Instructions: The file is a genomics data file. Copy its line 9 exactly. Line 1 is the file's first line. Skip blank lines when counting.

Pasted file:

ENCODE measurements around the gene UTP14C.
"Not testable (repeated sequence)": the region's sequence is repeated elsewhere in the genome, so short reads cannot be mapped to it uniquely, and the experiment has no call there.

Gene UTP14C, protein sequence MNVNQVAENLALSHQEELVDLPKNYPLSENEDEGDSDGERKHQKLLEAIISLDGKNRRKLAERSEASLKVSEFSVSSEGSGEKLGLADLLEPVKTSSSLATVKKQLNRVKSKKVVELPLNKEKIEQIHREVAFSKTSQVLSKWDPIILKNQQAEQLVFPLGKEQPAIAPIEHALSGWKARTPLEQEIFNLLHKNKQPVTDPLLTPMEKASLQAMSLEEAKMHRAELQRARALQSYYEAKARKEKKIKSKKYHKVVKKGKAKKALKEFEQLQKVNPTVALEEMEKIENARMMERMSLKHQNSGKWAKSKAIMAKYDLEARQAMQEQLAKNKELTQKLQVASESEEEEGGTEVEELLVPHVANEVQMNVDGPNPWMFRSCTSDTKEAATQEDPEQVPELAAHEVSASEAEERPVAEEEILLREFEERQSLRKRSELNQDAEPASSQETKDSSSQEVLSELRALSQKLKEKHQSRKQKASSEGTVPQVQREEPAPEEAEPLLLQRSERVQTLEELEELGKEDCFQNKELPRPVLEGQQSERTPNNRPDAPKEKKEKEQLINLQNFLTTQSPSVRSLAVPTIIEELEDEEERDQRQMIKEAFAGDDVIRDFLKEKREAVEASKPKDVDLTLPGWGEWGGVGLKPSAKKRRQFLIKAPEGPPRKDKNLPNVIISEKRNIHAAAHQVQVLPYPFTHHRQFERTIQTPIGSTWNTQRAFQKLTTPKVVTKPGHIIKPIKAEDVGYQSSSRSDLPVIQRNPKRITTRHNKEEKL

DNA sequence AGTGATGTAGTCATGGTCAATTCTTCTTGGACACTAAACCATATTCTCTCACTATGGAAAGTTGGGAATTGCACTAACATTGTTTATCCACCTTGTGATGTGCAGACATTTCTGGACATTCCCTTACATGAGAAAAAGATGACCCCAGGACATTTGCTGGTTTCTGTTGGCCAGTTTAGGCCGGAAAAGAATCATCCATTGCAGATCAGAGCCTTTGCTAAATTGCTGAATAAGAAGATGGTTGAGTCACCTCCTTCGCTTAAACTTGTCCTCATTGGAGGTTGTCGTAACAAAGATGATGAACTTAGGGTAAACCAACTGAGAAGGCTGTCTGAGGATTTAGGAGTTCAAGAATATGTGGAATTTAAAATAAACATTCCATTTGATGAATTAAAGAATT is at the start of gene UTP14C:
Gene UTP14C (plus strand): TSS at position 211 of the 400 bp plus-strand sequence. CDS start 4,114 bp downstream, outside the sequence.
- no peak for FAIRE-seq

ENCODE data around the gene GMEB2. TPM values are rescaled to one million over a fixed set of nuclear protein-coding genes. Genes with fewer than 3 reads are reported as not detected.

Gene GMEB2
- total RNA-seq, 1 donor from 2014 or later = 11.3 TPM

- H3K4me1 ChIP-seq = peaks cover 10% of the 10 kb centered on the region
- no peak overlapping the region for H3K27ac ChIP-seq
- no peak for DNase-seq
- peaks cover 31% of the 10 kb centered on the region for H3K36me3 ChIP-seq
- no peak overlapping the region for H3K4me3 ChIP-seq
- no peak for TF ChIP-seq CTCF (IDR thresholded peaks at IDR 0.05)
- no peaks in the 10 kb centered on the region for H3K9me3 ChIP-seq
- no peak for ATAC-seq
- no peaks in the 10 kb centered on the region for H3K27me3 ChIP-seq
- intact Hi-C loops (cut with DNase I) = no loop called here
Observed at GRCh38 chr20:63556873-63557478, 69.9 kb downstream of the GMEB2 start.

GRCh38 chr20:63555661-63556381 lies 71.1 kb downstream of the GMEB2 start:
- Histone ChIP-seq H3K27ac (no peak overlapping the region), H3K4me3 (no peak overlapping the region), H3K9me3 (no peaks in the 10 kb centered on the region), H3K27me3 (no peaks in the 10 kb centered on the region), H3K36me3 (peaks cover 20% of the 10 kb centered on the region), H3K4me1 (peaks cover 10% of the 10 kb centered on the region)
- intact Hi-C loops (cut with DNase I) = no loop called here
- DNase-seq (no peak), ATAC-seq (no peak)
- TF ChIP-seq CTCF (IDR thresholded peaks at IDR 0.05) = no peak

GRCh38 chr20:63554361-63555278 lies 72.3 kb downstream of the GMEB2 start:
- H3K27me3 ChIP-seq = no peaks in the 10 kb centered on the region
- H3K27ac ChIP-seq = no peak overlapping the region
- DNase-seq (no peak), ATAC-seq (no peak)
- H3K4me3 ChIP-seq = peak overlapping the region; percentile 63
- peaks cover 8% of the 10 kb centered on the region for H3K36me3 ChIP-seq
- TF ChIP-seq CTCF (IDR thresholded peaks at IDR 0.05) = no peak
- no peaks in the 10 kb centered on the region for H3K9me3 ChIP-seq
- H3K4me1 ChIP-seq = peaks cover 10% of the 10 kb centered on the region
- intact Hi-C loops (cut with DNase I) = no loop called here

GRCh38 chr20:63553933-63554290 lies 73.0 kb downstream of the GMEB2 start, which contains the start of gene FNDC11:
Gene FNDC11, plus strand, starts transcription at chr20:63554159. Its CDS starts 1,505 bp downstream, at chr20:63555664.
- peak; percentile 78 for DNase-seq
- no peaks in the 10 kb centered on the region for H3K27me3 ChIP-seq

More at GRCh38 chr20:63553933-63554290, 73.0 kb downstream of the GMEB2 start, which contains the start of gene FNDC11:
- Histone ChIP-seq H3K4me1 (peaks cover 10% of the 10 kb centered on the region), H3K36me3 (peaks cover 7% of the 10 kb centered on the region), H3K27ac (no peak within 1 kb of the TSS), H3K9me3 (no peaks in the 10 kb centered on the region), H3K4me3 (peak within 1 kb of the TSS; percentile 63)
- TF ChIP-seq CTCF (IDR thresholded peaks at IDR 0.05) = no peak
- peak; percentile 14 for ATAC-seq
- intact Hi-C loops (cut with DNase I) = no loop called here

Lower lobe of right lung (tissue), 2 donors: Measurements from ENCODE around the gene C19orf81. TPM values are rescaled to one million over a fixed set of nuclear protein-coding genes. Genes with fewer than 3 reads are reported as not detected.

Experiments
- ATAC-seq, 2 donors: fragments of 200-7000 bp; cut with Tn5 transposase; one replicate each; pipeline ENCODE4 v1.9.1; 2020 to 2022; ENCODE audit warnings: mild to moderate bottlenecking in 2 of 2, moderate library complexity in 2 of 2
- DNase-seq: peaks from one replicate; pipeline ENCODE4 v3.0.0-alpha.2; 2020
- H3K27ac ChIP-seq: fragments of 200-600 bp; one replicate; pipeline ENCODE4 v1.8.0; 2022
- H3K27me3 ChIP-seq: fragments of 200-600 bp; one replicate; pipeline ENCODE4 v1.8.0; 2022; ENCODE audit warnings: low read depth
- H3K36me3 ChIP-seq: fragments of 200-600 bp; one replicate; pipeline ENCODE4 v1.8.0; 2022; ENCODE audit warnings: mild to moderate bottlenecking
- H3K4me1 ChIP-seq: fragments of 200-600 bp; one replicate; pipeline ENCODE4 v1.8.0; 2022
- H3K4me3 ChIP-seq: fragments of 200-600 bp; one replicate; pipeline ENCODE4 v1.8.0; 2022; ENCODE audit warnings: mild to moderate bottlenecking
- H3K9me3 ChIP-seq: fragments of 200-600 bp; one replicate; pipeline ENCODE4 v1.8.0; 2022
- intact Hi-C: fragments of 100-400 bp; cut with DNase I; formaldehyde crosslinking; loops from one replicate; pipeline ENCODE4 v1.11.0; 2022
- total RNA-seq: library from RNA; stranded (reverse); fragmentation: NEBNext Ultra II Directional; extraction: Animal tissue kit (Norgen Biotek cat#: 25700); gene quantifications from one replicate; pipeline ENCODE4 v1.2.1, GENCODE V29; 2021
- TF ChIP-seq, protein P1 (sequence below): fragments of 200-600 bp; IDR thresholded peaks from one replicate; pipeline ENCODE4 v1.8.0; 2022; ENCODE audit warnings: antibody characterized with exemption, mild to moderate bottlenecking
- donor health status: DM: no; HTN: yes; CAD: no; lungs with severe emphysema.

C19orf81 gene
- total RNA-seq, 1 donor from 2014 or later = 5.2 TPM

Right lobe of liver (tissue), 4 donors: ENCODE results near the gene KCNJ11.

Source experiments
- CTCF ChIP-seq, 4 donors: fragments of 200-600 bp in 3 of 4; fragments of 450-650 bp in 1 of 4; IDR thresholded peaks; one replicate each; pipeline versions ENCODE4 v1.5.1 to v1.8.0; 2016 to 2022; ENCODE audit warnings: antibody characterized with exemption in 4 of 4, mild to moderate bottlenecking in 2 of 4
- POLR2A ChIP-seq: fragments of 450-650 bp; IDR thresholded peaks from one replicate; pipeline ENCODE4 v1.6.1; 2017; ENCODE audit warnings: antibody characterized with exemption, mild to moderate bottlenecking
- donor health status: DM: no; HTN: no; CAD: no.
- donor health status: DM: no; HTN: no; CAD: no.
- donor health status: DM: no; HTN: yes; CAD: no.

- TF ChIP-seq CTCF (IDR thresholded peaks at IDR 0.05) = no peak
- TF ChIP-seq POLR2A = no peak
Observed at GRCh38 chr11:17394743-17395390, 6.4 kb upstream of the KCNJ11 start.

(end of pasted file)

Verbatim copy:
- total RNA-seq, 1 donor from 2014 or later = 11.3 TPM